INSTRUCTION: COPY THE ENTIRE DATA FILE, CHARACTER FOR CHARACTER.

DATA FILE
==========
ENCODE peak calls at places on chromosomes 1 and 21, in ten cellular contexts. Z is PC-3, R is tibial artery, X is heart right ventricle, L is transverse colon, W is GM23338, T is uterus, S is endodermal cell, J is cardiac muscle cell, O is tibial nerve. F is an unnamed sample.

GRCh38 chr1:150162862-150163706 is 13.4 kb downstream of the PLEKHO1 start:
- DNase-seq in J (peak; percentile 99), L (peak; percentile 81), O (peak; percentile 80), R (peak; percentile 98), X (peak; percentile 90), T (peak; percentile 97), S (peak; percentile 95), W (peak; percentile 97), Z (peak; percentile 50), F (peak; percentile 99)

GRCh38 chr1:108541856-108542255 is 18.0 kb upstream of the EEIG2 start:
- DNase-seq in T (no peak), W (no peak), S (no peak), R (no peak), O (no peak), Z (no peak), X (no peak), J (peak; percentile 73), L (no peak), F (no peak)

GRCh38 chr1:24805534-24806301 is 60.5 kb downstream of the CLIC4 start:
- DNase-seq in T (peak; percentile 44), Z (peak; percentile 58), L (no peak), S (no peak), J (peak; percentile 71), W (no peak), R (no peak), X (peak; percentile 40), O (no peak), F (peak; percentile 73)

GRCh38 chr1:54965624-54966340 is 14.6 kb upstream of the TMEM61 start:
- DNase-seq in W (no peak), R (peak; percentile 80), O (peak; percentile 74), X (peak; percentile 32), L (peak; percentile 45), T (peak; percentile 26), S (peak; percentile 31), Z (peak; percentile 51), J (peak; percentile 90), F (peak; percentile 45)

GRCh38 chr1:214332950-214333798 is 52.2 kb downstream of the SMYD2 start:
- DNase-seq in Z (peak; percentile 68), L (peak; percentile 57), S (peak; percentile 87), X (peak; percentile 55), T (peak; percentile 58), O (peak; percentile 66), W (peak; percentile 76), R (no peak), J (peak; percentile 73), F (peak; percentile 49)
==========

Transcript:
ENCODE peak calls at places on chromosomes 1 and 21, in ten cellular contexts. Z is PC-3, R is tibial artery, X is heart right ventricle, L is transverse colon, W is GM23338, T is uterus, S is endodermal cell, J is cardiac muscle cell, O is tibial nerve. F is an unnamed sample.

GRCh38 chr1:150162862-150163706 is 13.4 kb downstream of the PLEKHO1 start:
- DNase-seq in J (peak; percentile 99), L (peak; percentile 81), O (peak; percentile 80), R (peak; percentile 98), X (peak; percentile 90), T (peak; percentile 97), S (peak; percentile 95), W (peak; percentile 97), Z (peak; percentile 50), F (peak; percentile 99)

GRCh38 chr1:108541856-108542255 is 18.0 kb upstream of the EEIG2 start:
- DNase-seq in T (no peak), W (no peak), S (no peak), R (no peak), O (no peak), Z (no peak), X (no peak), J (peak; percentile 73), L (no peak), F (no peak)

GRCh38 chr1:24805534-24806301 is 60.5 kb downstream of the CLIC4 start:
- DNase-seq in T (peak; percentile 44), Z (peak; percentile 58), L (no peak), S (no peak), J (peak; percentile 71), W (no peak), R (no peak), X (peak; percentile 40), O (no peak), F (peak; percentile 73)

GRCh38 chr1:54965624-54966340 is 14.6 kb upstream of the TMEM61 start:
- DNase-seq in W (no peak), R (peak; percentile 80), O (peak; percentile 74), X (peak; percentile 32), L (peak; percentile 45), T (peak; percentile 26), S (peak; percentile 31), Z (peak; percentile 51), J (peak; percentile 90), F (peak; percentile 45)

GRCh38 chr1:214332950-214333798 is 52.2 kb downstream of the SMYD2 start:
- DNase-seq in Z (peak; percentile 68), L (peak; percentile 57), S (peak; percentile 87), X (peak; percentile 55), T (peak; percentile 58), O (peak; percentile 66), W (peak; percentile 76), R (no peak), J (peak; percentile 73), F (peak; percentile 49)